As Mordechai entered the manager’s office, he reached into his briefcase for his tefillin. The manager could not protest; after all, he had invited Mordechai in!

After performing the mitzvah , he told Mordechai his story. He and his wife had been childless for 12 years, and had gone to the most renowned fertility specialists in Eretz Yisrael, but to no avail. After hearing that with the Rebbe’s blessings, many childless couples were able to conceive, he and his wife had decided several months earlier to write the Rebbe, but did not know any Lubavitchers.

“You came at the right time,” he told Mordechai. “We had almost despaired of getting the message to him.”

“I’ll gladly help you write the Rebbe,” Mordechai replied. “But if you want something from him, you have to give something in return.”

“How much?” asked the manager, reaching for his checkbook.

“No. I’m not speaking about money. What the Rebbe is most interested in,” explained Mordechai, “is mitzvos. Make a commitment to observe a mitzvah. Tell the Rebbe that, and ask for a blessing.”

“Which mitzvah should I chose?” asked the manager.

“Have you ever kept a Shabbos? ” asked Mordechai. “Tell the Rebbe that you will observe one Shabbos: no driving, no cooking, no electricity, you’ll go to shul. And then ask for your blessing. Put in your name, your mother’s name, your wife’s name and her mother’s name. That’s all you have to do.

“Write the letter now. I’ll wait here and mail it for you.”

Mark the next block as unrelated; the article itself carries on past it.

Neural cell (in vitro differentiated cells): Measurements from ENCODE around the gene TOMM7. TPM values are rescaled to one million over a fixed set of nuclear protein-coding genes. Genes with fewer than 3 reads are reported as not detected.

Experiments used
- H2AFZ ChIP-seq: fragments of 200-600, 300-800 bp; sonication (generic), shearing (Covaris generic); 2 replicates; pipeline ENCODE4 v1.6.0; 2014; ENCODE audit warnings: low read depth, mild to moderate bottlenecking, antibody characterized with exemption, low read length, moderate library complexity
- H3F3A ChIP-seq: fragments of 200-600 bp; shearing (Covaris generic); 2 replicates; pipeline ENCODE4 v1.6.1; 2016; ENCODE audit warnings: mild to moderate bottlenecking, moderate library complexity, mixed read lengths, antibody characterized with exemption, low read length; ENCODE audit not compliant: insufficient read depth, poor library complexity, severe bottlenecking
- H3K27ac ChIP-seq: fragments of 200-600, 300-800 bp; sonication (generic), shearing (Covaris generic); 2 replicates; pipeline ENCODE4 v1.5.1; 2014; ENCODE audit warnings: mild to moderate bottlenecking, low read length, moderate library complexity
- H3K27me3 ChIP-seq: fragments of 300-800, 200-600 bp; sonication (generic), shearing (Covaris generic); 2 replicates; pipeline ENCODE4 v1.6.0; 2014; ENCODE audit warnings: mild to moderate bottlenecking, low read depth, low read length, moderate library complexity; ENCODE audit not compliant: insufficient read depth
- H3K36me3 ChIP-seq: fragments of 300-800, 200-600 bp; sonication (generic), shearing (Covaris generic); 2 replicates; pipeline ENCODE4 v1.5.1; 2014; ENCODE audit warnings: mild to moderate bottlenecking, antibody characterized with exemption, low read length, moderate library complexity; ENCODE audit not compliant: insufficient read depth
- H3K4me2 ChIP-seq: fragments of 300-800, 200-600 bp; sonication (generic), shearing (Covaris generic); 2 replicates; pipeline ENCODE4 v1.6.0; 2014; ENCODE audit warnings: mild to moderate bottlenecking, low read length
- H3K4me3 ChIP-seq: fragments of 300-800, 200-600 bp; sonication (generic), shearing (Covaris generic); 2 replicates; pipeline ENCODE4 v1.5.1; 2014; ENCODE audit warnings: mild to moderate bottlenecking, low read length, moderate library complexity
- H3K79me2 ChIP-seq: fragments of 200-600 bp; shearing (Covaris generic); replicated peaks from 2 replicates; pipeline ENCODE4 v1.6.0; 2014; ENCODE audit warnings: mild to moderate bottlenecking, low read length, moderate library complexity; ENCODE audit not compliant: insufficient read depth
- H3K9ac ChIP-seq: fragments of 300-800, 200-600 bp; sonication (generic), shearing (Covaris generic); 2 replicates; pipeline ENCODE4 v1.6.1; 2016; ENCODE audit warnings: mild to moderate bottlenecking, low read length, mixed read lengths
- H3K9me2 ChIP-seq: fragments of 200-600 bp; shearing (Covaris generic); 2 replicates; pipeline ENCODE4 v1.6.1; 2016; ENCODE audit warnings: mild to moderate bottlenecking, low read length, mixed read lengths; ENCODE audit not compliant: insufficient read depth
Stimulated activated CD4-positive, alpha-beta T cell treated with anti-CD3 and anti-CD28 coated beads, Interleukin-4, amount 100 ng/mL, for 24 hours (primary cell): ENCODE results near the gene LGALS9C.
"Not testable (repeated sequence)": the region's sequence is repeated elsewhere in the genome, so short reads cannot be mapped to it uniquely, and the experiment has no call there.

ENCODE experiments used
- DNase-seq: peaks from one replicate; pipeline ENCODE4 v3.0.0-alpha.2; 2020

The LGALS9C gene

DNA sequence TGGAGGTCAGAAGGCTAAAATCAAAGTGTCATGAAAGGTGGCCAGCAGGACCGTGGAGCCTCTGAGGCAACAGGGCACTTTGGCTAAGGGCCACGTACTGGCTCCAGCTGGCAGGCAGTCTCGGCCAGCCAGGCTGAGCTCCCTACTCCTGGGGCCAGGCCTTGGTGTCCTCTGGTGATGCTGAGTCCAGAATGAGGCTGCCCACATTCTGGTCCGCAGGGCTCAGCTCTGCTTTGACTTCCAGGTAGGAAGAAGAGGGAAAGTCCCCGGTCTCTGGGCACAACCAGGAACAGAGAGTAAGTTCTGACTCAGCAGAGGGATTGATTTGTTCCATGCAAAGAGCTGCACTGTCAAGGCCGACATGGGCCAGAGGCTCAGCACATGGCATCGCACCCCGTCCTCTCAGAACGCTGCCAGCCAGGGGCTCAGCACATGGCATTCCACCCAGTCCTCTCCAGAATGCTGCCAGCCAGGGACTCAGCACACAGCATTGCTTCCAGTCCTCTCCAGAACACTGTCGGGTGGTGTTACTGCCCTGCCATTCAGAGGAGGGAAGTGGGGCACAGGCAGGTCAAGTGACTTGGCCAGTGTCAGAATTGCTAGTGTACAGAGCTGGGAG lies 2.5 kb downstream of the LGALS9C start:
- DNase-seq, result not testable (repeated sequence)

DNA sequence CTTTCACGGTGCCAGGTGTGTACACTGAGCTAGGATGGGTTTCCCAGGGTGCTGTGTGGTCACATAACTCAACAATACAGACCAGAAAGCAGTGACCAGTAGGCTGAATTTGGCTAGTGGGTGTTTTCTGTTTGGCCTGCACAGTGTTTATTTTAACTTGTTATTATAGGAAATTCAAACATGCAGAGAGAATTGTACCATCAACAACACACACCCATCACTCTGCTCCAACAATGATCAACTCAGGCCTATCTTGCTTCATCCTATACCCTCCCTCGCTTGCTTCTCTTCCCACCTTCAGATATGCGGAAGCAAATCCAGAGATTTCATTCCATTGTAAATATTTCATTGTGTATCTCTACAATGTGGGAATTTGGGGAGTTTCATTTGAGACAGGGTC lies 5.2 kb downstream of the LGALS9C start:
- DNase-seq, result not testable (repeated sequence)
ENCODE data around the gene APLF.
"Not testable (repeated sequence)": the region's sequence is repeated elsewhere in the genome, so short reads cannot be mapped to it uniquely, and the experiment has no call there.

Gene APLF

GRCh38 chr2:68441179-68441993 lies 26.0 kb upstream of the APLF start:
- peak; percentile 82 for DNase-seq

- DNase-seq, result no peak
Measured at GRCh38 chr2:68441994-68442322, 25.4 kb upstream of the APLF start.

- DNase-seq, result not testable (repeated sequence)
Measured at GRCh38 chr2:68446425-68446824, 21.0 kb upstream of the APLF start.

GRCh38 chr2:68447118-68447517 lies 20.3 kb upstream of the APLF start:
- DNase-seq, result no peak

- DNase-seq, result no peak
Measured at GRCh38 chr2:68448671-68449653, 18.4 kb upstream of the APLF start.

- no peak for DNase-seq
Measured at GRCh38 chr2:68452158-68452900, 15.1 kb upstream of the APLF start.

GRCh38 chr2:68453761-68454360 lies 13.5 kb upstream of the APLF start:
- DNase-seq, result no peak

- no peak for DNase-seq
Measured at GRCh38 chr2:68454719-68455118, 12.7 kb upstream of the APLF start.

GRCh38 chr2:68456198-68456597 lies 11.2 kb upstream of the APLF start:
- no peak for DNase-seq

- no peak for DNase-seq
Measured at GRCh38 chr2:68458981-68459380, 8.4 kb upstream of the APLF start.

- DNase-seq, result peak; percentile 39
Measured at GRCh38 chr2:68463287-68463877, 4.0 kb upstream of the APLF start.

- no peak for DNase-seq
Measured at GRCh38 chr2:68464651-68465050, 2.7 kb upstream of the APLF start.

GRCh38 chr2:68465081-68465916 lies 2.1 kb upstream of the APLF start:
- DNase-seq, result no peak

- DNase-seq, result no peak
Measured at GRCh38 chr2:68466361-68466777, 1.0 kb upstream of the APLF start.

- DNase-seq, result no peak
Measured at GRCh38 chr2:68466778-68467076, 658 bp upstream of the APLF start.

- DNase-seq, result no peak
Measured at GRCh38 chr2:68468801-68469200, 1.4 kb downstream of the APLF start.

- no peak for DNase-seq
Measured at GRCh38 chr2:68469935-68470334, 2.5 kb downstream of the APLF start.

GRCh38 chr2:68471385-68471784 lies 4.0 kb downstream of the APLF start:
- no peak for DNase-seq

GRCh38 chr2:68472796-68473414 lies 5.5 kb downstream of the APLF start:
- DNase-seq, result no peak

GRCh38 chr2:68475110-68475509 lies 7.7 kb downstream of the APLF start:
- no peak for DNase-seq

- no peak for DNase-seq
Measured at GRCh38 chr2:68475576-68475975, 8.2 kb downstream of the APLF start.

The manager wrote the letter, and within two months his wife was pregnant. He invited Mordechai to the bris, and there, among all the leading real estate figures in Tel Aviv, he told the story.

Mordechai and his tefillin were very busy that afternoon.


In 5752, several weeks before the Rebbe suffered his first stroke, a middle-aged woman from Jerusalem joined the thousands of men and women waiting to receive a dollar and a blessing. A childless descendant of a long line of distinguished Rabbis, she asked for the Rebbe’s blessing that she be granted children.

The Rebbe responded with a smile and gave her three dollars: one for herself and two for the children to be born. Her joy could not be contained.

She returned home, put the dollars in a safe place, and waited.

She waited almost five years. In the interim, she shared the grief over the events of 27 Adar and 3 Tammuz. And she had her own private grief, for the Rebbe’s blessing had not been fulfilled.

Then, when she was nearly 50, the woman gave birth to twins, a boy and a girl. At the bris, her husband told the story of the dollars the Rebbe had given for his children, and promised that they would receive them when they came of age.